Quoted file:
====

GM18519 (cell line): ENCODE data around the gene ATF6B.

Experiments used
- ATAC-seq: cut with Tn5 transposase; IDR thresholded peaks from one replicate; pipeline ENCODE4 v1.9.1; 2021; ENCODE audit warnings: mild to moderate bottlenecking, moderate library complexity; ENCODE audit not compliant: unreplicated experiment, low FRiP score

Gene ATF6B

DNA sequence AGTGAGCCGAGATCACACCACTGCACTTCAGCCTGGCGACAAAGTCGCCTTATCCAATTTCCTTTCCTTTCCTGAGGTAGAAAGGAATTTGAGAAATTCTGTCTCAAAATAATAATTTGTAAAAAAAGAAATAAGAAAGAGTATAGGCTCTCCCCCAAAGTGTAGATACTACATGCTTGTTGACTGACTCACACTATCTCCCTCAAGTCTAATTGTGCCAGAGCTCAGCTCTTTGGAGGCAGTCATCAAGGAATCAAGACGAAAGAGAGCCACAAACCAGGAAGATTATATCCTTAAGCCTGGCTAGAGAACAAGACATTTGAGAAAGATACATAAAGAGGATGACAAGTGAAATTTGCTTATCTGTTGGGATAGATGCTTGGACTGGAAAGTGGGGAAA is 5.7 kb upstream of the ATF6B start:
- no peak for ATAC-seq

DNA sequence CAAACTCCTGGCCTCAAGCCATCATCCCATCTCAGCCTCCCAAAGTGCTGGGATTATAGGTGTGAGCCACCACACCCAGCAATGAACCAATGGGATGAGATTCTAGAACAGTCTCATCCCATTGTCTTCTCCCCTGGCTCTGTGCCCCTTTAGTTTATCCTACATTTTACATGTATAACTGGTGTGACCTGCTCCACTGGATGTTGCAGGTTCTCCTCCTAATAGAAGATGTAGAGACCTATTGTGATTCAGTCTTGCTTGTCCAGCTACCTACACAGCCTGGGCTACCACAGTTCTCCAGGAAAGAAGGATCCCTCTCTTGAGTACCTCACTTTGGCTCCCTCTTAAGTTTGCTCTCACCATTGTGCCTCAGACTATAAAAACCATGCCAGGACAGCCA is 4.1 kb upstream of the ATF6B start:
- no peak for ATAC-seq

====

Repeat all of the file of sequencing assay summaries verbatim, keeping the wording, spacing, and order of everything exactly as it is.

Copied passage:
GM18519 (cell line): ENCODE data around the gene ATF6B.

Experiments used
- ATAC-seq: cut with Tn5 transposase; IDR thresholded peaks from one replicate; pipeline ENCODE4 v1.9.1; 2021; ENCODE audit warnings: mild to moderate bottlenecking, moderate library complexity; ENCODE audit not compliant: unreplicated experiment, low FRiP score

Gene ATF6B

DNA sequence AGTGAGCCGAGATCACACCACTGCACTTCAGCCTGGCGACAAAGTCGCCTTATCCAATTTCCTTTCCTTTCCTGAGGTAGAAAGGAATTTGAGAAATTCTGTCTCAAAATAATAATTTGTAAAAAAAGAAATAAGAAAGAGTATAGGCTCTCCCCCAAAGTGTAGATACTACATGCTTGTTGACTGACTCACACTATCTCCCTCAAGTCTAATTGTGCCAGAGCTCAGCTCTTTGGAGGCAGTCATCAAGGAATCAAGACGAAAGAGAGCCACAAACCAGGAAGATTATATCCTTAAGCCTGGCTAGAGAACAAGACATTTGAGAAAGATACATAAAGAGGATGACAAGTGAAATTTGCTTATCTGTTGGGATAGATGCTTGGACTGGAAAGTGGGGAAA is 5.7 kb upstream of the ATF6B start:
- no peak for ATAC-seq

DNA sequence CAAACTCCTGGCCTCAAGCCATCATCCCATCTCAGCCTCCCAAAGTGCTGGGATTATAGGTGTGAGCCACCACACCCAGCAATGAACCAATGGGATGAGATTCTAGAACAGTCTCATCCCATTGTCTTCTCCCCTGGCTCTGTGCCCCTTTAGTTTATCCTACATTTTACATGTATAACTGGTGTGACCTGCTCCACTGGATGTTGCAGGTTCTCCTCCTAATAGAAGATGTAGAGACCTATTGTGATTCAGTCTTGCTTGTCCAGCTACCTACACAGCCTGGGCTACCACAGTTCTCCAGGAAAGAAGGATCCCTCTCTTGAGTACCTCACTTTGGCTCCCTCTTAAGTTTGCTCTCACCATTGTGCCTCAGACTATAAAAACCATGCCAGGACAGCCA is 4.1 kb upstream of the ATF6B start:
- no peak for ATAC-seq